This article explores the significance of recently discovered records of Durkheim's university library loans during his time at Bordeaux. After introducing and explaining the nature of these records, and presenting various quantitative and qualitative issues raised by them, the article concentrates on understanding Durkheim's loans through tracking the different main uses he made of them. This first involves their role in his publications, but is then above all a concern with how they fed into his lectures. Discussion starts with his courses in sociology, moves on to those in education and psychology, and finishes with his preparation of students for an examination in philosophy (the agrégation). Although a few of Durkheim's courses survive, his library loans are a way to throw light on lectures that mostly seem lost forever.

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Truth and Social Relations

Durkheim and the Critique of Pragmatism

Sue Stedman Jones

Durkheim's lecture course Pragmatisme et sociologie was given in 1913-14, and thus counts amongst the last of his works. It is interesting, not just for this reason, but because here we encounter Durkheim, less in his characteristic empirical sociological mode and more as a philosopher. Here we find him engaging in a logical attack on what was then a popular movement of philosophy and debating the logical issues arising out of pragmatism. William James and the movement of pragmatism had a huge prestige on the European continent and a great influence after the turn of the century and shared a cult of admiration with Bergson (Stuart Hughes 1958:112). Durkheim challenged this on a philosophical level and found what he held to be its weakest point—the question of truth.

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Vera Vicenzotti

This article presents an approach to mapping multivalent metaphors, that is, metaphors that imply competing values. It suggests that a metaphor's interpretative repertoire can usefully be structured in terms of worldviews derived from political philosophies. To illustrate this approach, the article analyzes how Wildnis (wild nature) is used to refer to the Zwischenstadt (hybrid peri-urban landscapes) in German language planning discourse. It thus makes a contribution toward interpreting and structuring this discourse. After outlining the methodological framework, the article presents certain elements of the interpretative repertoire of Wildnis by outlining selected liberal, Romantic, and conservative interpretations of this metaphor. It then interprets actual statements by urban and landscape planners and designers, reconstructing how they refer to various political interpretations of Wildnis. Finally, it is argued that the approach can benefit planning practice by enhancing frame awareness and by allowing for a systematic analysis of the metaphor's blind spots.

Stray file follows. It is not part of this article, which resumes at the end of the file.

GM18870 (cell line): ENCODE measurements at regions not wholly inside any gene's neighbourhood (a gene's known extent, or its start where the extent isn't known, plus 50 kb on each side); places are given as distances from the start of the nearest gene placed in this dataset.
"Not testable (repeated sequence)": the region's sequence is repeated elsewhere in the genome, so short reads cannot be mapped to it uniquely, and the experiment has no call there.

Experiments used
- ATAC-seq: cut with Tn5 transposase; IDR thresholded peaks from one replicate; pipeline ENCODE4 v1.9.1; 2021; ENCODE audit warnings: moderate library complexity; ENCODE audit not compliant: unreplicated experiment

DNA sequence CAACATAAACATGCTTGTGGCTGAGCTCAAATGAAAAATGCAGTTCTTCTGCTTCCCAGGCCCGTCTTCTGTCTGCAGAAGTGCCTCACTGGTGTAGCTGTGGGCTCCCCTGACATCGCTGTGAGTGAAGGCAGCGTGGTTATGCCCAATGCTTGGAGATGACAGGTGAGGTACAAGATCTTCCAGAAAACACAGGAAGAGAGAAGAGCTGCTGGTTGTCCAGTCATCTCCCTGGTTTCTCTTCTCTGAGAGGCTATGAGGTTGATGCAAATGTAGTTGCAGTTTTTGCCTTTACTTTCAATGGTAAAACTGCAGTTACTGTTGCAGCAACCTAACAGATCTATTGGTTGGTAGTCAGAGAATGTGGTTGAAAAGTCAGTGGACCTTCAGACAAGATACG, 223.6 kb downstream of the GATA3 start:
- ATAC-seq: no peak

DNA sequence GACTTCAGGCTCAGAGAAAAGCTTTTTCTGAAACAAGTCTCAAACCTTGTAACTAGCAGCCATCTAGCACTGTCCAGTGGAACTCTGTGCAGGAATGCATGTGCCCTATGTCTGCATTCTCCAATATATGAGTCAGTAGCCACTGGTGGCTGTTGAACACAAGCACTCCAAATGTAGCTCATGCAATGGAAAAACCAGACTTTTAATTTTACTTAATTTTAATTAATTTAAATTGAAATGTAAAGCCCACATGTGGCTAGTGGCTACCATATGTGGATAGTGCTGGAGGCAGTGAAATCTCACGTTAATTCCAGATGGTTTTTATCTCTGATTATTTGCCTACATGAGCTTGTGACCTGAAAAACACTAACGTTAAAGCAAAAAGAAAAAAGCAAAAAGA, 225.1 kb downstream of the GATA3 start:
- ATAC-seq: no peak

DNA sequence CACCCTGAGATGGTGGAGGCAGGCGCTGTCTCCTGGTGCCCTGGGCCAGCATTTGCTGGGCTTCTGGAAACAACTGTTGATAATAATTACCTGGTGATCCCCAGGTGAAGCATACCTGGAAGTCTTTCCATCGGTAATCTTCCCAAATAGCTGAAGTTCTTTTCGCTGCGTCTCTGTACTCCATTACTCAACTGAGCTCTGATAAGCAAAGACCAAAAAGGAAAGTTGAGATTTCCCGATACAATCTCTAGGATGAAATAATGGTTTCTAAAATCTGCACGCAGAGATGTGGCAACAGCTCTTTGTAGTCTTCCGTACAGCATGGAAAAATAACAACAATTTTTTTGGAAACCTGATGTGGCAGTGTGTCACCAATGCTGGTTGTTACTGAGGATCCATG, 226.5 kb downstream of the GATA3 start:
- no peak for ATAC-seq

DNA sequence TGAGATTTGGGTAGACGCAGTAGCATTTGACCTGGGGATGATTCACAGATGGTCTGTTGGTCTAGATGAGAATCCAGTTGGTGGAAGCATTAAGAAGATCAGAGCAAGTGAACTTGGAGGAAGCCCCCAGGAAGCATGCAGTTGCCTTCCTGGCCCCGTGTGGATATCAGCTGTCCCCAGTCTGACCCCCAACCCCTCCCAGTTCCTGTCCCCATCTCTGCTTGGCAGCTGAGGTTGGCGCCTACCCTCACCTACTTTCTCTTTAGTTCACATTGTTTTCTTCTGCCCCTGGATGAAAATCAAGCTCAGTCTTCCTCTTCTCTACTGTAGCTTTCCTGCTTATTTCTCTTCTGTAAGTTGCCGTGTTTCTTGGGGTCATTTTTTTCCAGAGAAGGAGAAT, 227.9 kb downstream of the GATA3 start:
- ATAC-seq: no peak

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Nunzia Borrelli and Peter Davis

This paper describes the main characteristics of ecomuseums as a prelude to analyzing the ways in which they interpret the relationship between nature and culture. It appears that ecomuseums have the capability to interpret this relationship as a dynamic process. However, ecomuseum practices are not simply dedicated to conserving aspects of heritage, but also provide a system of norms and values that contribute to shaping habitus and where “genius loci“ or sense of place can manifest itself. If society is to contribute to the preservation and valorization of nature, then frames of reference - such as the ecomuseum - can seek to inform and change attitudes and perceptions of the nature-culture dynamic. Consequently, people, communities, and democracy lie at the heart of ecomuseum philosophy, encouraging groups and individuals to work together to contribute to improving the environment. Social actions and the negotiation of forms of capital are essential to the process.